After voting down Senate COVID liability bill, House focus turns to pared down version
One lawmaker who voted against the more sweeping bill said he did so in part out of frustration with the Senate.
After voting down a sweeping bill to shield businesses from most COVID-19 related lawsuits Monday night, House lawmakers have pinned their hopes on a much more narrow version.
Rep. Ben Baker, R-Neosho, said he plans to add provisions onto Senate Bill 27 on Thursday in the House Committee on Downsizing State Government, which he chairs.
The language stems from House Bill 1358, sponsored by Baker, which would exempt premises’ owners from criminal or civil liability in the case of exposure to a contagious disease, unless the owner “knowingly and purposely, and with malice” caused someone to be exposed to a clinical disease.
The bill itself is awaiting debate on the House floor, and Baker also added it as an amendment to an unrelated House bill Wednesday that was expanded in scope to focus on restrictions on government authority. The amendment garnered bipartisan support.
“I filed this bill on the last day of filing because I was just frustrated with the other bills. I felt like they were too ambiguous,” Baker said. “There were too many possible problems and unintended consequences. I wanted something very simple, cut and dry, to say businesses need to be protected.”
Senate Bill 51, a much broader bill addressing COVID liability protections that set a high standard for lawsuits alleging medical malpractice, product liability, and premises exposure in addition to explicit exemptions for religious organizations, was voted down in the House Rules-Legislative Oversight Committee Monday.
“The more people that looked at this and saw the potential problems, the less support Senate Bill 51 began to have,” Baker said.
Rep. Chuck Basye, a Republican from Rocheport who was one of the seven committee members to vote against the bill, said he did so in part because of his frustrations with the Senate.
“I’m a little angry at the Missouri Senate for not moving some bills that I’d like to see that is very, very important to not just the House, but Missouri and the country,” Basye said. “And I think that they should quit the nonsense they’re doing and start moving some House bills.”
Basye said he would like to see bills on Second Amendment rights and school choice taken up. House bills that would prohibit enforcement of federal gun laws and establish scholarship accounts that could be used toward costs like private school tuition are currently waiting to be heard in the Senate Committee on Governmental Accountability and Fiscal Oversight.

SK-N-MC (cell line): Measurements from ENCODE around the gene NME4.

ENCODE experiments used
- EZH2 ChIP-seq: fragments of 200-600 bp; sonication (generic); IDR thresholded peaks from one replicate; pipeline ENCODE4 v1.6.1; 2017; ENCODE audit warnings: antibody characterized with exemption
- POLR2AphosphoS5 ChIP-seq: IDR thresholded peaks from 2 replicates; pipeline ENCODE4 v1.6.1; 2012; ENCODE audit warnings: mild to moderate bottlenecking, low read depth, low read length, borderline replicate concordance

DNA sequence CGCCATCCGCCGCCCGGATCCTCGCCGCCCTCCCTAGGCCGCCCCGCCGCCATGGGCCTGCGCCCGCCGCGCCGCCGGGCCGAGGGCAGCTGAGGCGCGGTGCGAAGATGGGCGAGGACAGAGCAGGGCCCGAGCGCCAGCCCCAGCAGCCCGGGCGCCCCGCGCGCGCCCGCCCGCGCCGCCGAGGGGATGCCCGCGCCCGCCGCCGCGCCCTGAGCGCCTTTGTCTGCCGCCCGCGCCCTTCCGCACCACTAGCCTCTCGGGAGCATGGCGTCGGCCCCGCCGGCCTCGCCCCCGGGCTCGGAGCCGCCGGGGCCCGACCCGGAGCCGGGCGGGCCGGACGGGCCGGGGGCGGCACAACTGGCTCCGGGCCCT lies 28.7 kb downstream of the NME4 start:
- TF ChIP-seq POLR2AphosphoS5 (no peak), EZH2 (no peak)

Basye said he still thinks COVID liability will make progress, noting it’s a priority not just for both chambers but also Gov. Mike Parson. But the Senate’s version is not the only option, he said.
“We’re not just going to take a bill and pass it because the Senate wants it passed,” Basye said, later adding: “I’ve been here seven years now. They’ll send over a bill, and we’re not allowed to amend it. And they just say, ‘Here’s the bill, take it or leave it.’ And then they just destroy our bills over there and put a bunch of crap on them. And then we don’t have time to address that. And so I think that’s a very unfortunate part of our system. But that’s what we’re dealing with.”
Basye’s state senator, Senate Majority Leader Caleb Rowden, said he didn’t think voting bills down out of anger was an effective way to legislate.
“Until you’re in the Senate, I think it’s really, really hard to understand how the Senate works,” Rowden said, later adding: “It is what it is. It’s part of the process. They can always reconsider that vote for a couple days if they think that’s what’s in the best interest.”
Baker said he thinks his COVID liability legislation has a path in the Senate. Lawmakers who voted against SB 51 in committee on Monday, like Reps. Wes Rogers, Raychel Proudie, and Justin Hill, were among those who stood on the House floor Wednesday and urged for the chamber to adopt Baker’s amendment.
“It doesn’t open up this protection of negligent nursing homes,” Rogers said. “It just sticks to what’s important, which is making sure small businesses know that they’re going to be able to open back up when this is over.”
Rowden said he had not seen Baker’s bill, but that passing some form of protection for businesses would still be a success.
“I think anything we can do just to solidify the foundation for small businesses is good, even if it’s getting half a win as opposed to the whole. I’m not opposed to that.”
On one of Basye’s biggest complaints, that the Senate has dithered on school choice legislation, Rowden said it’s been one of his top priorities.
With the budget now passed, Rowden said he hopes the Senate can refocus on things like Senate Bill 55, a sweeping education bill with historically controversial school choice measures. The bill is in “a great position,” Rowden said, despite bipartisan opposition that has required ongoing discussions to try and reach a compromise.
“The Senate’s a unique place, and nothing’s dead till the last day,” Rowden said, later adding: “I can only control what I can control. We always get to this point and then more times than not stuff dislodges. If it does, great, if it doesn’t we’ve always got next year.”